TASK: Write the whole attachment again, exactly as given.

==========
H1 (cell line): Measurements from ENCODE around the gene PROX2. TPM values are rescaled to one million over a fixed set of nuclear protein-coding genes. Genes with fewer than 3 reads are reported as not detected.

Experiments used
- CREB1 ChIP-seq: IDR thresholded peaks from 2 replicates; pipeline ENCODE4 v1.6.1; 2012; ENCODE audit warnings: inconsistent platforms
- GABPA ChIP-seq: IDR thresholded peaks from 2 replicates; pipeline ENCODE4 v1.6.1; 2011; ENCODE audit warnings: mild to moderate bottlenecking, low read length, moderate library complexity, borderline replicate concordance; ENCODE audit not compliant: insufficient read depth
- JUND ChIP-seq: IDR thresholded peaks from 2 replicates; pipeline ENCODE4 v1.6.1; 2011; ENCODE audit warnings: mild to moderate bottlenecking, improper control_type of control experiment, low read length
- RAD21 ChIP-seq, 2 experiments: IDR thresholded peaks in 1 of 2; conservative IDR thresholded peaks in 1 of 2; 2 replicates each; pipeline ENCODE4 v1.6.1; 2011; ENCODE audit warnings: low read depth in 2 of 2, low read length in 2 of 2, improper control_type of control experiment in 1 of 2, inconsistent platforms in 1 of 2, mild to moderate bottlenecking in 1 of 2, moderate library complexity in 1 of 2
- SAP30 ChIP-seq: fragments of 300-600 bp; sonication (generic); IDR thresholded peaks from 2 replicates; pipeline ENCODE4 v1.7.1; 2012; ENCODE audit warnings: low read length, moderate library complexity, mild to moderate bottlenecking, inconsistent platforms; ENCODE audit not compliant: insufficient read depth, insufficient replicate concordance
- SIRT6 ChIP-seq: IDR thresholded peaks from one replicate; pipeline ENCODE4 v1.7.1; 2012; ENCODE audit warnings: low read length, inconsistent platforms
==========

H1 (cell line): Measurements from ENCODE around the gene PROX2. TPM values are rescaled to one million over a fixed set of nuclear protein-coding genes. Genes with fewer than 3 reads are reported as not detected.

Experiments used
- CREB1 ChIP-seq: IDR thresholded peaks from 2 replicates; pipeline ENCODE4 v1.6.1; 2012; ENCODE audit warnings: inconsistent platforms
- GABPA ChIP-seq: IDR thresholded peaks from 2 replicates; pipeline ENCODE4 v1.6.1; 2011; ENCODE audit warnings: mild to moderate bottlenecking, low read length, moderate library complexity, borderline replicate concordance; ENCODE audit not compliant: insufficient read depth
- JUND ChIP-seq: IDR thresholded peaks from 2 replicates; pipeline ENCODE4 v1.6.1; 2011; ENCODE audit warnings: mild to moderate bottlenecking, improper control_type of control experiment, low read length
- RAD21 ChIP-seq, 2 experiments: IDR thresholded peaks in 1 of 2; conservative IDR thresholded peaks in 1 of 2; 2 replicates each; pipeline ENCODE4 v1.6.1; 2011; ENCODE audit warnings: low read depth in 2 of 2, low read length in 2 of 2, improper control_type of control experiment in 1 of 2, inconsistent platforms in 1 of 2, mild to moderate bottlenecking in 1 of 2, moderate library complexity in 1 of 2
- SAP30 ChIP-seq: fragments of 300-600 bp; sonication (generic); IDR thresholded peaks from 2 replicates; pipeline ENCODE4 v1.7.1; 2012; ENCODE audit warnings: low read length, moderate library complexity, mild to moderate bottlenecking, inconsistent platforms; ENCODE audit not compliant: insufficient read depth, insufficient replicate concordance
- SIRT6 ChIP-seq: IDR thresholded peaks from one replicate; pipeline ENCODE4 v1.7.1; 2012; ENCODE audit warnings: low read length, inconsistent platforms